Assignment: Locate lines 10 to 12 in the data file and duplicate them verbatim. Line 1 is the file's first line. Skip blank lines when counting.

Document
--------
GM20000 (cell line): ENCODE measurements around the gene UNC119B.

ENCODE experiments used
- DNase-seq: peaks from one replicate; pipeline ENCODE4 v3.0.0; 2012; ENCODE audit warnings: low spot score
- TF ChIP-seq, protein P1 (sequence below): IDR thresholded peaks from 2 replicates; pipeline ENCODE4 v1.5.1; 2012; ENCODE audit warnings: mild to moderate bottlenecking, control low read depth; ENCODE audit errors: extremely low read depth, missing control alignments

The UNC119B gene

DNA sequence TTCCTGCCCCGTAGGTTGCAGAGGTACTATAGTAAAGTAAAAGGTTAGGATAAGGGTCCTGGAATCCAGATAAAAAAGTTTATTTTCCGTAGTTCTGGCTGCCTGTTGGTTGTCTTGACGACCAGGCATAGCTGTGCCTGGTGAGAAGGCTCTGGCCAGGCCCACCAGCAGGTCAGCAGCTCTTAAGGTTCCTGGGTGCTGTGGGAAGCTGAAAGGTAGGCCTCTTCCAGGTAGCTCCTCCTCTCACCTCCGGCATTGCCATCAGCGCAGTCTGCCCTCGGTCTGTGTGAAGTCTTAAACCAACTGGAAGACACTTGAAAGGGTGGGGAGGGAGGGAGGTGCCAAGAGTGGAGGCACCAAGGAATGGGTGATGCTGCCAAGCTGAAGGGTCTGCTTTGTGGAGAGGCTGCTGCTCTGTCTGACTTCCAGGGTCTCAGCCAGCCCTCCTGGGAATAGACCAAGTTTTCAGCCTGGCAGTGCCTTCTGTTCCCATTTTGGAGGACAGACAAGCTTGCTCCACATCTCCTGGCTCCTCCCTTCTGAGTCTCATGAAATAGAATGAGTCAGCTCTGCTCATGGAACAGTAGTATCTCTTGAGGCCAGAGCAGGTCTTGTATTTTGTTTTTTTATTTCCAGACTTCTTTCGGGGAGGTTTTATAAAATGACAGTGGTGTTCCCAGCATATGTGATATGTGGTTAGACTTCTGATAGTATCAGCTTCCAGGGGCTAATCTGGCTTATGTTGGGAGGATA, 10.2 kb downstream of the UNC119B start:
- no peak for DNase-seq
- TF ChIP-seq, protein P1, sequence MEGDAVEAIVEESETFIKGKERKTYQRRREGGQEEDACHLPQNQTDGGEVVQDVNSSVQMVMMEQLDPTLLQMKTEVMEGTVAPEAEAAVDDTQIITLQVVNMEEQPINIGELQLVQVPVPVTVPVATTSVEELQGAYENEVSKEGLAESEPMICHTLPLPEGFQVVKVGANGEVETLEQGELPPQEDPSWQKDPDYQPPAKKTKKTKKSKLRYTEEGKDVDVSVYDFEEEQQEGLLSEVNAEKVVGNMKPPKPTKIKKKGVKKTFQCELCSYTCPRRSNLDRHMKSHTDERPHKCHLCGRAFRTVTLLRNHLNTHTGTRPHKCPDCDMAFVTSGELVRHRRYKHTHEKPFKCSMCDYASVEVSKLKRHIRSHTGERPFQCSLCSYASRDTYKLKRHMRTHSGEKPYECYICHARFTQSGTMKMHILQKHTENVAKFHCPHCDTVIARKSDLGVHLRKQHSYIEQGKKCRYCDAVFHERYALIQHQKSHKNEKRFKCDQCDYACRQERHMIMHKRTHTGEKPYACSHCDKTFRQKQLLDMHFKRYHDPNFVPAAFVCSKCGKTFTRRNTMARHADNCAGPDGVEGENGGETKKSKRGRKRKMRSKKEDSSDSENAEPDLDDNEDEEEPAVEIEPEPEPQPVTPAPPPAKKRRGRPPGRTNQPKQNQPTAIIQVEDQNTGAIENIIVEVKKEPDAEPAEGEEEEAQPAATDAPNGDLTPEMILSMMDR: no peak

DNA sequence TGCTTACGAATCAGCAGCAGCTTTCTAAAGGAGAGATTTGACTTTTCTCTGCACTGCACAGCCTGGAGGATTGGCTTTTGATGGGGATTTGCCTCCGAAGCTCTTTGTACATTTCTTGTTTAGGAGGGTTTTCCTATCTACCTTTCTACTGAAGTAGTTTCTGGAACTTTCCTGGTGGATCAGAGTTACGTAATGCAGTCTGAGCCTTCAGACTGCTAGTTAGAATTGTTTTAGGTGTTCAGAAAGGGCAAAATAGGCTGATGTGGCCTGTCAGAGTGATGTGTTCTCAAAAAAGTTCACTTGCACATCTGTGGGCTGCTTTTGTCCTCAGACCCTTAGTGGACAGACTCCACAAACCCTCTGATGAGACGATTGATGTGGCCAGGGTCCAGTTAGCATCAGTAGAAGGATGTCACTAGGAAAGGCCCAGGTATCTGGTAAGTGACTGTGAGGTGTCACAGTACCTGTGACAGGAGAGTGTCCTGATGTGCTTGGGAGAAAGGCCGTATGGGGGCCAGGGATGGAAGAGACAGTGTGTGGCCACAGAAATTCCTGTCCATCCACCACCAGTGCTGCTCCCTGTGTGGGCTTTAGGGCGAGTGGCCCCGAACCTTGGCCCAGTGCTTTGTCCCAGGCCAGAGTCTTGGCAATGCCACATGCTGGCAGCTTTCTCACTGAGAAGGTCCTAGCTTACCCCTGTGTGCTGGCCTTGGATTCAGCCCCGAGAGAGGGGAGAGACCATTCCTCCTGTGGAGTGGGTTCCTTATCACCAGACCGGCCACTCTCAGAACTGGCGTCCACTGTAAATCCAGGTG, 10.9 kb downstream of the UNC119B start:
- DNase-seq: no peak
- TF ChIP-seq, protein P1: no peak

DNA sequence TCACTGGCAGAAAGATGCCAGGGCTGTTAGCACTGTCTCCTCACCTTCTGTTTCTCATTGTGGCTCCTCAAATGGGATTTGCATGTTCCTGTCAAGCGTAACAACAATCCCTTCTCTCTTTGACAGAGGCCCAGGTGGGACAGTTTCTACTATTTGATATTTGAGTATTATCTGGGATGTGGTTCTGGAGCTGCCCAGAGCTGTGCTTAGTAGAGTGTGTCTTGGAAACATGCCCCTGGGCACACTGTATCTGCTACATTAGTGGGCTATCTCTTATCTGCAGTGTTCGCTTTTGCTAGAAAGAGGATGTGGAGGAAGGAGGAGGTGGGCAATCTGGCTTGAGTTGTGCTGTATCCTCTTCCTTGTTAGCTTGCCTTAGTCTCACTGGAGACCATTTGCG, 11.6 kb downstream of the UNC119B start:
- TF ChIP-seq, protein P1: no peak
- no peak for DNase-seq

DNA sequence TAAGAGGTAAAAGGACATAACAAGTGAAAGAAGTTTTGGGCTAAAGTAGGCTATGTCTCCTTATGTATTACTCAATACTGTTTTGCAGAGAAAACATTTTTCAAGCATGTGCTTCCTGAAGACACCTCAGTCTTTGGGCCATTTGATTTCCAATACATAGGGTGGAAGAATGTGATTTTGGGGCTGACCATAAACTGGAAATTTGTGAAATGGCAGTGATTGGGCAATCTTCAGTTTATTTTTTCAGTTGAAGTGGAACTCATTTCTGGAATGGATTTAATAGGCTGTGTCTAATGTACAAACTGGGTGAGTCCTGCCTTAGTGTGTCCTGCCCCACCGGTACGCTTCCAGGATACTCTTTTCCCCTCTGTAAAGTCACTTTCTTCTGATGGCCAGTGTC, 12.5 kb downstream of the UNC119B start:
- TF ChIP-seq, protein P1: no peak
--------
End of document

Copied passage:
- DNase-seq: no peak
- TF ChIP-seq, protein P1: no peak

DNA sequence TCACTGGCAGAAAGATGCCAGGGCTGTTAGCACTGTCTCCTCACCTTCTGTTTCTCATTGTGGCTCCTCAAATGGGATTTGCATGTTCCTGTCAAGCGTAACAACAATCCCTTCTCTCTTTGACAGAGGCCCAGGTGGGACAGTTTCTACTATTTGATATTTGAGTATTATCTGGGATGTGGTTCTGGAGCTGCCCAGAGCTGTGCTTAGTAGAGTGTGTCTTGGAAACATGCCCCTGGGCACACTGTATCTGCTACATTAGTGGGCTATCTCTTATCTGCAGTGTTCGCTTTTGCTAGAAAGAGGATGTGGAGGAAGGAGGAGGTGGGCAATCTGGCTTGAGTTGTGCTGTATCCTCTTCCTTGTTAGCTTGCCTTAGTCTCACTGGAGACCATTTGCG, 11.6 kb downstream of the UNC119B start: